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LEGEND: Large-scale Evidence Generation and Evaluation across a Network of Databases

The Observational Health Data Sciences and Informatics (OHDSI) international collaborative have launched a research initiative known as LEGEND. The aim of this initiative is to generate evidence on the effects of medical interventions, using observational healthcare databases.

Observational study bias

Real-world evidence (RWE) can fill evidence gaps within medicine. Experts typically obtain RWE from existing healthcare data, such as electronic health records (EHRs). However, many argue that this data cannot be used to estimate causal treatment effects due to the potential observational study bias. One of the main reasons for this bias is confounding. As researchers do not assign treatment randomly, observational studies are prone to detect spurious effects. Therefore, one treatment group may differ to another in ways that impact risk outcome. Although observational studies often attempt to correct for this, many confounders are not known and cannot be measured or adjusted for correctly.

Another concern with observational research is issues of P hacking and publication bias. P hacking is when a researcher performs multiple variations of the analysis until they obtain their desired result. Publication bias occurs when journals selectively publish statistically significant results or when an author only submits studies with positive effects. Both of these can increase false positive rates in published research.


To address these issues, a team from the OHDSI international collaborative have developed a new initiative. In the Journal of the American Medical Informatics Association, the team presented LEGEND.

A key element of LEGEND is that evidence is generated at scale. It allows for researchers to address many research questions in a single study. The team believe this shift to large-scale analyses will enhance the comprehensiveness of the evidence base. They also suggest that disseminating all generated evidence without filtering will prevent P hacking and publication bias. In addition, applying a systematic approach to all these questions allows researchers to evaluate the performance of the evidence generation process. LEGEND includes control questions where the answer is known. This allows researchers to measure operating characteristics and calibrate confidence intervals and P values. Importantly, by performing the analysis in a network of databases, the team highlight that LEGEND allows you to observe whether findings in one database replicate in another. In turn, this will enhance the reproducibility of the findings.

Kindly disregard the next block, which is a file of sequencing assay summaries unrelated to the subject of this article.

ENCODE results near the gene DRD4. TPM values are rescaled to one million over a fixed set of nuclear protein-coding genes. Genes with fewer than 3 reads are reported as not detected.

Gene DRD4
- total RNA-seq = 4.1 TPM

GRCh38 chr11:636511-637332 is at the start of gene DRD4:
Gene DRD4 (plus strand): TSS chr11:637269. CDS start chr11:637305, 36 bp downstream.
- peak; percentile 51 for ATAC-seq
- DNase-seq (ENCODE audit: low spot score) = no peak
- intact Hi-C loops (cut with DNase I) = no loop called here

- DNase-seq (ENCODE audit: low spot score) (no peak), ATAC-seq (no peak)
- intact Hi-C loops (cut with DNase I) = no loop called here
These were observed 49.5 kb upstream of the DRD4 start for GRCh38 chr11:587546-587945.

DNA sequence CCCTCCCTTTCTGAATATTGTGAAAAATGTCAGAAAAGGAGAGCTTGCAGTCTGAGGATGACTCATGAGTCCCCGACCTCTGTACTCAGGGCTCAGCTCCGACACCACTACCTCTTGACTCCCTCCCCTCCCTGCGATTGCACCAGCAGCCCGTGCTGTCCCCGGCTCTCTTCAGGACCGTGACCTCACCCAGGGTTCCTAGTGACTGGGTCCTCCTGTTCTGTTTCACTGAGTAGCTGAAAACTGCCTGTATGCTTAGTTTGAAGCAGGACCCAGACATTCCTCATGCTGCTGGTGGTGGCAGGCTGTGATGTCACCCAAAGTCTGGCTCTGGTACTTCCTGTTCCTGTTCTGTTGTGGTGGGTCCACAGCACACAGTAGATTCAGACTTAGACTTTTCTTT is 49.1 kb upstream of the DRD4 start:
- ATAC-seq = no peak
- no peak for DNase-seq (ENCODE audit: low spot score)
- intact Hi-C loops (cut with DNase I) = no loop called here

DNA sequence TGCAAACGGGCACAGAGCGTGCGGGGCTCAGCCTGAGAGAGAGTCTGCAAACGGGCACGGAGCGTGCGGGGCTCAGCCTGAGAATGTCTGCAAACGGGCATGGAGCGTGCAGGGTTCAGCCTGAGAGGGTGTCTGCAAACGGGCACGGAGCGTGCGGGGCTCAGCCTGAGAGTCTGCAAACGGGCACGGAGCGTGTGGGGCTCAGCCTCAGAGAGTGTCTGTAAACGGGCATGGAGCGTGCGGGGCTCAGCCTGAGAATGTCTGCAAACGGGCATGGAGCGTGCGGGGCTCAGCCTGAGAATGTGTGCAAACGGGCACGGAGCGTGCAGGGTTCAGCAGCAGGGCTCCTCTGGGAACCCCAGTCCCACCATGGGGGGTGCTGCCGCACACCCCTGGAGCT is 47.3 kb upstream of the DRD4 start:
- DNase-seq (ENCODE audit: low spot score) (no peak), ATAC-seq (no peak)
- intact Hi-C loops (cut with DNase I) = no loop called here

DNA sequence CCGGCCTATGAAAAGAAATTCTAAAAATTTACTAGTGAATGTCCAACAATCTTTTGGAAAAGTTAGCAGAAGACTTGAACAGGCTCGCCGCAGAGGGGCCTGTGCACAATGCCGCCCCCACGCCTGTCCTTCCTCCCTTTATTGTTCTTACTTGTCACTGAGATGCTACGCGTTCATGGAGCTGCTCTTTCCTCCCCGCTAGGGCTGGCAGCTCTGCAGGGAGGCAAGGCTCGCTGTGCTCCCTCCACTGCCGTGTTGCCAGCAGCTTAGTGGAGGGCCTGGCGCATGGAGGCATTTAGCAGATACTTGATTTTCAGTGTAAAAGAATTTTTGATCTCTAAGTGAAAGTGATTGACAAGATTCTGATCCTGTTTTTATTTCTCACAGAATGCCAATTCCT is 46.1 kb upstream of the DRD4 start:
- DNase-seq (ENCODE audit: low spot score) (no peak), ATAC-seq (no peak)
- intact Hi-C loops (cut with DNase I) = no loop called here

Guiding principles and study overview

Below are the guiding principles of LEGEND:

  1. LEGEND will generate evidence at a large scale.
  2. Dissemination of the evidence will not depend on the estimated effects.
  3. LEGEND will generate evidence using a prespecified analysis design.
  4. It will generate evidence by applying a systematic process across all research questions.
  5. It will generate evidence using best practices.
  6. LEGEND will include empirical evaluation through the use of control questions.
  7. LEGEND will generate evidence using open-source software that is freely available to all.
  8. It will not be used to evaluate new methods.
  9. It will generate evidence across a network of multiple databases.
  10. LEGEND will maintain data confidentiality. Researchers should not share patient-level data between sites in the network.

A typical LEGEND study begins with defining a large set of research questions (Principle 1). Researchers would also define control questions with known answers (Principle 6). Next, researchers would apply a systematic, causal effect estimation procedure that reflects best practices (Principles 5 and 8). This would generate estimates for all questions (Principle 4) from an international network of healthcare databases (Principle 9). Every site would run the analysis locally and only share aggregated statistics (Principle 10). Investigators would then use effect estimates for the control questions to estimate systematic errors and subsequent empirical calibrations. Researchers would make the results available on online databases which would be accessible through various online applications (Principle 2). They would also prespecify the protocol and make it available online (Principle 3) along with the open-source code for executing the study (Principle 7).

Concluding comments

LEGEND is a new approach that aims to generate evidence from healthcare data while overcoming weaknesses seen in current processes. The LEGEND guiding principles seek to avoid study bias, P hacking and publication bias. It also aims to increase existing knowledge by generating reliable evidence from existing healthcare data. The researchers designed LEGEND to simultaneously answer many research questions, while using a transparent, reproducible and systematic approach. The team believe that evidence generated by LEGEND could help inform medical decision-making where evidence currently lacks.

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